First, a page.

Taking this as its starting point, the Paper then asks for comments on the following7:

  • Should Australian content rules be extended to convergent platforms?
  • What characteristics or features of a service should qualify it for inclusion in an Australian content regime?
  • In a converging media environment, should the Australian Government move away from minimum content requirements on platforms and towards a subsidy model?

The Paper asks similar questions in relation to regional local content8:

  • What alternative ways are there to support production and access to local content in regional communities?
  • Should local content rules seek to build critical mass by encouraging cross-platform collaboration, or by implementing a system of tradeable quotas‟ to concentrate resources?
  • Should regional broadcasters be encouraged to develop innovative ways of providing local content to the communities they service, including through non-broadcast services?
  • Should existing local content rules be removed?

This is going to be difficult for many industry participants outside the broadcasting sector. Content used by, or made available by, online services does not conceptually fit into a local v foreign model. For the online content provider, it is what the end user requests that is the important factor. Indeed, increasing amounts of content are user generated in any event.

There is a wealth of opportunity for comment in relation to this Discussion Paper and industry participants should pay particular attention to it and to their response if they are at all involved in content production or delivery.

Community Standards

"Many consumers expect the broadcast environment to be a safe place for young people based on time zones and access controls. The availability of internet content on smart TVs' means viewers can jump easily between regulated broadcast content and unregulated internet content. While many consumers expect content they see will be regulated with due warnings and censorship on television‟, the stark difference in content regulation for internet-delivered content means users can inadvertently encounter inappropriate content".9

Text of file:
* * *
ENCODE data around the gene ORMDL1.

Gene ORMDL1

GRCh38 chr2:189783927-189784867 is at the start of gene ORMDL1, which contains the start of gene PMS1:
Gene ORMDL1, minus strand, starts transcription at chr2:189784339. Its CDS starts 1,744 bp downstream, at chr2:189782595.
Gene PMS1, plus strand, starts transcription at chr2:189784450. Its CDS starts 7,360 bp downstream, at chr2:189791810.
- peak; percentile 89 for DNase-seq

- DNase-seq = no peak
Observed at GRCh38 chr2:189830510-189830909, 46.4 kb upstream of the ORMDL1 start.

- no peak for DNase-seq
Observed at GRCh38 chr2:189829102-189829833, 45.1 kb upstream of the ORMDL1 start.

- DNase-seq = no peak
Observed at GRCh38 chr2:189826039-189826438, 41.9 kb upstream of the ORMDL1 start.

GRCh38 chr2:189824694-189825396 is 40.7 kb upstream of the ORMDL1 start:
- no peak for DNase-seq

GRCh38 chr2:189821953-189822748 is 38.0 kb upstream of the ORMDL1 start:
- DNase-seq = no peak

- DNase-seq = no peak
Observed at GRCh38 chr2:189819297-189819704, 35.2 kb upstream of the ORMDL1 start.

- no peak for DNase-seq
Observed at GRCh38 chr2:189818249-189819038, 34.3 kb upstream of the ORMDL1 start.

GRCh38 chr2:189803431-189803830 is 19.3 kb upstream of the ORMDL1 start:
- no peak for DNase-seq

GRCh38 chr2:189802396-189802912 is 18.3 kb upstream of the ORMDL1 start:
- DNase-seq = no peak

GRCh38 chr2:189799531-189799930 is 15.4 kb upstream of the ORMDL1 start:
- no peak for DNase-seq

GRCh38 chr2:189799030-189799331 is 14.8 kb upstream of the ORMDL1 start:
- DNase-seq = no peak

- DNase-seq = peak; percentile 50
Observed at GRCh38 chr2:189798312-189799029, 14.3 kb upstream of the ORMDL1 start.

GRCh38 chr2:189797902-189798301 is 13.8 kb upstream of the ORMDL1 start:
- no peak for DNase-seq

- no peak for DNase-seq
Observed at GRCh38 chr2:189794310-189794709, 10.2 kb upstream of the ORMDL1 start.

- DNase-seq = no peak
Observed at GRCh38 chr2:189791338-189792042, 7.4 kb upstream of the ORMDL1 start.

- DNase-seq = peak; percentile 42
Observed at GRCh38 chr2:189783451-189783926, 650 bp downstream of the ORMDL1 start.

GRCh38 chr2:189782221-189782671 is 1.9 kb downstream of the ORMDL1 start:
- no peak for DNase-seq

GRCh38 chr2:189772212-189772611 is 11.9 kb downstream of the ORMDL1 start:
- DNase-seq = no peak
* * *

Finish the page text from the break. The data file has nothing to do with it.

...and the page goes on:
This is another area where there may be concern for currently non- or less-regulated industry participants. The concept of regulatory parity arises in the context of content standards as well as content origin.

The issues that this Discussion Paper raises are well-known. In response to the discussion, the Paper asks for comment on the following issues that are relevant to online content providers10:

  • What kind of regulatory responses are appropriate for community standards?
    • Should these differ across platforms?
    • Should more parental controls and opt-in mechanisms be adopted?
    • Should age verification be standard for internet content regulation?
    • How can these measures be enforced or encouraged?
  • What kind of incentives might encourage industry participants to observe community standards in content regulation?
  • To what extent is it appropriate to regulate community standards through:
    • rules enacted by the Australian Government?
    • industry codes of practice?
    • conditions imposed by the regulator on a case by case basis?
  • Is the current range of sanctions available to the regulator adequate?


This is a huge set of issues for a review and consultation. Given the range of issues, and the complexities in many of them, the comment period is not a long one. However, for any industry participant there will be any number of issues relevant to their business arising in these Discussion Papers. Further, issues such as content regulation arouse particular passions and are politically volatile. Participants who provide content will need to think very carefully about their business and how they want the future to look for content production and delivery in Australia.

Richard Pascoe
Special Counsel
Truman Hoyle Lawyers

1 Communications Day, Issue 4066, 21 September 2011

2 Convergence Review Discussion Paper: Layering, Licensing and Regulation, page 14. Available at

3 Id, page 18

4 Communications Day, Issue 4066, 21 September 2011

5 See

6 Discussion Paper: Australian and Local Content, page 11. Available at

7 Id. Page 16

8 Id. Page 26

9 Discussion Paper: Community Standards, page 14. Available at

10 Id. Page 22

The content of this article is intended to provide a general guide to the subject matter. Specialist advice should be sought about your specific circumstances.